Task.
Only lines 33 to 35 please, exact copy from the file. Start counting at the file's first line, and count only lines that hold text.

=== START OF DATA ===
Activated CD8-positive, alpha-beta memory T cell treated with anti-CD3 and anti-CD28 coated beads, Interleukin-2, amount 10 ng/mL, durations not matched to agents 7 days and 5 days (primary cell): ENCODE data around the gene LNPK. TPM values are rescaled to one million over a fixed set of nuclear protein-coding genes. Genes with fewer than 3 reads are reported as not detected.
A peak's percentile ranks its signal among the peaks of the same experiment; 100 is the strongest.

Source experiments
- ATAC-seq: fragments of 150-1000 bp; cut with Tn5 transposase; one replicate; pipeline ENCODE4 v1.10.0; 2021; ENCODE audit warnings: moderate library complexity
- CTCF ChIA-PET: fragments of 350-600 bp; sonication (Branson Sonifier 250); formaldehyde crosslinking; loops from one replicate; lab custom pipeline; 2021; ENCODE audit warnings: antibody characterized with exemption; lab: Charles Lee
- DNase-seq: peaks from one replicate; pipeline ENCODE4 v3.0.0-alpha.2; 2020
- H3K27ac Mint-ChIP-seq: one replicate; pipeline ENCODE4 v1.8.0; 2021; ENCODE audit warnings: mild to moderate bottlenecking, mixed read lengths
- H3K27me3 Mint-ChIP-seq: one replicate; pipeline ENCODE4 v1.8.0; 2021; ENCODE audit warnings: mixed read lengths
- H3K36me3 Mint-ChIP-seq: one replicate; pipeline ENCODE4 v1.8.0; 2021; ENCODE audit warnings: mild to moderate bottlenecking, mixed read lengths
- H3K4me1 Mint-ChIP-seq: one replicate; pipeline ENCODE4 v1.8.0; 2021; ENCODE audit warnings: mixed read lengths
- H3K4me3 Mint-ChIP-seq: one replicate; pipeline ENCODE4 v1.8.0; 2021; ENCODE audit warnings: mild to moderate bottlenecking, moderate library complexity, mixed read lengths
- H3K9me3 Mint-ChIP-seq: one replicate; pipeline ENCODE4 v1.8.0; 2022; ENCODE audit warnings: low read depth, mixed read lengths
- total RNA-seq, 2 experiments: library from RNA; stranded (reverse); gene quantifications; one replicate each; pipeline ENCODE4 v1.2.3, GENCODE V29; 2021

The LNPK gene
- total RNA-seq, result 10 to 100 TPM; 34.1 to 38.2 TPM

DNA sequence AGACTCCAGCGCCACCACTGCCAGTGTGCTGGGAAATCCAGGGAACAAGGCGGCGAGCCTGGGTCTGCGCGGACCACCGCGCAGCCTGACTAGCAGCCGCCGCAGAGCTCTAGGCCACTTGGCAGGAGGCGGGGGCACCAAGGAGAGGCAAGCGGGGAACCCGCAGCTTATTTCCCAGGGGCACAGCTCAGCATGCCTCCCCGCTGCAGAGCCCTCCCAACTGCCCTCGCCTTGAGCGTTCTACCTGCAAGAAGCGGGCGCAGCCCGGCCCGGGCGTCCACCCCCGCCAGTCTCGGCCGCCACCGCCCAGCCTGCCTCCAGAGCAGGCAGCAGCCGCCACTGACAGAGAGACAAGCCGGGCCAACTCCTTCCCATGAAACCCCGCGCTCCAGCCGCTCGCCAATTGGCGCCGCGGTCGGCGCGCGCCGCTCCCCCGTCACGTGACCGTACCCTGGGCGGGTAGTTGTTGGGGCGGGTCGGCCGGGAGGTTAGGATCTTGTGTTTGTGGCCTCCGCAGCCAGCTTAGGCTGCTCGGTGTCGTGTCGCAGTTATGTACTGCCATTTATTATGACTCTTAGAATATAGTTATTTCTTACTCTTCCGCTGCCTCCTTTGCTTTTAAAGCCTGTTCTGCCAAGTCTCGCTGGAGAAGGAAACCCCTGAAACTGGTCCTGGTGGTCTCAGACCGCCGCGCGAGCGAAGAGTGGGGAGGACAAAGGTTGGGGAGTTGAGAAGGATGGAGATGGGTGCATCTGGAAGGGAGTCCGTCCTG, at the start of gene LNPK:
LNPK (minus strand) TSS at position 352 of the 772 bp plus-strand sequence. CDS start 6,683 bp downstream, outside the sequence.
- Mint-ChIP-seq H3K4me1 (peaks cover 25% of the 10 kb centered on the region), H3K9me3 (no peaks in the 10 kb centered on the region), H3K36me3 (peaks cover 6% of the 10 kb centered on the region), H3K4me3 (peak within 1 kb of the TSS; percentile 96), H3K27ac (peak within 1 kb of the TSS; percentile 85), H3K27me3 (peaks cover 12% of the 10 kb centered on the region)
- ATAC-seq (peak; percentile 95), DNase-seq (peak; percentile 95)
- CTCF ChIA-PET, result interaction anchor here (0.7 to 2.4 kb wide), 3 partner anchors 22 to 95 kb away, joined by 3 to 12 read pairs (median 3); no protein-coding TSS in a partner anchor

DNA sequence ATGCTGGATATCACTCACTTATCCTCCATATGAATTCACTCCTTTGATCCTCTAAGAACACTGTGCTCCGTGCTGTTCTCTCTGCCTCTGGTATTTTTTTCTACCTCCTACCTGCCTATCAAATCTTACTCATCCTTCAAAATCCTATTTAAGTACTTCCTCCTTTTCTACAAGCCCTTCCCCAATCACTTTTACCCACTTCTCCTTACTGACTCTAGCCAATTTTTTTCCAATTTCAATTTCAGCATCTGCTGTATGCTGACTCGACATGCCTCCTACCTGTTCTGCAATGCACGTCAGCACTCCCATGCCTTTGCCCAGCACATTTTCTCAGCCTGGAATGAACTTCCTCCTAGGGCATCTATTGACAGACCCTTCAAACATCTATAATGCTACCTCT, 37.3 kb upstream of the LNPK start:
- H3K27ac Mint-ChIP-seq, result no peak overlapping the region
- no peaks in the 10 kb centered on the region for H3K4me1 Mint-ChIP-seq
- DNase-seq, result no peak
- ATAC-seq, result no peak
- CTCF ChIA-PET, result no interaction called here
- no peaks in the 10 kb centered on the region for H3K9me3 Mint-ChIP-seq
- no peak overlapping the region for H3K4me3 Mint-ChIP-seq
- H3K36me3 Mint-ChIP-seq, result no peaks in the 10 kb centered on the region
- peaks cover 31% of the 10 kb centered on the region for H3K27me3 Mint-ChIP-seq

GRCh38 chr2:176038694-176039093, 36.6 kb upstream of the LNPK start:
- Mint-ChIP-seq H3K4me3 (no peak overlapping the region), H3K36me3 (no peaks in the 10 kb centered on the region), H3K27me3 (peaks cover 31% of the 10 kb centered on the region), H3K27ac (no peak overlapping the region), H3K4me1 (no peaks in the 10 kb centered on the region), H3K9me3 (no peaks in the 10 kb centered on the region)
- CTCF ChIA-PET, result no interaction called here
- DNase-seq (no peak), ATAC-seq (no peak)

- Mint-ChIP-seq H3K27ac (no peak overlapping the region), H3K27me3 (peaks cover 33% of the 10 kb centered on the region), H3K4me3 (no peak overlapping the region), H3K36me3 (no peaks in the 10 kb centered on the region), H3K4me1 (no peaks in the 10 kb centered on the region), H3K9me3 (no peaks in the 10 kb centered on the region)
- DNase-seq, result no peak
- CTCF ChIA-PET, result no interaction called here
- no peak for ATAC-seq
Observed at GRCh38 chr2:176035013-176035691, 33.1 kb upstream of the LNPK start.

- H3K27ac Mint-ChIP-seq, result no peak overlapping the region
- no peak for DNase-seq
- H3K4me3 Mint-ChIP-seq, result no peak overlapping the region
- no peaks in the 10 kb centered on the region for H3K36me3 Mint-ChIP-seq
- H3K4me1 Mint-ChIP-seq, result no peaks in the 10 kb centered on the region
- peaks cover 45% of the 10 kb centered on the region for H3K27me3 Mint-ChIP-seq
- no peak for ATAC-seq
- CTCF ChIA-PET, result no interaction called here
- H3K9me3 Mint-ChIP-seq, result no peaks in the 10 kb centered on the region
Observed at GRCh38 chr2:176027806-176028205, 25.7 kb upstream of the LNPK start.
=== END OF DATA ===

- CTCF ChIA-PET, result no interaction called here
- DNase-seq (no peak), ATAC-seq (no peak)

- Mint-ChIP-seq H3K27ac (no peak overlapping the region), H3K27me3 (peaks cover 33% of the 10 kb centered on the region), H3K4me3 (no peak overlapping the region), H3K36me3 (no peaks in the 10 kb centered on the region), H3K4me1 (no peaks in the 10 kb centered on the region), H3K9me3 (no peaks in the 10 kb centered on the region)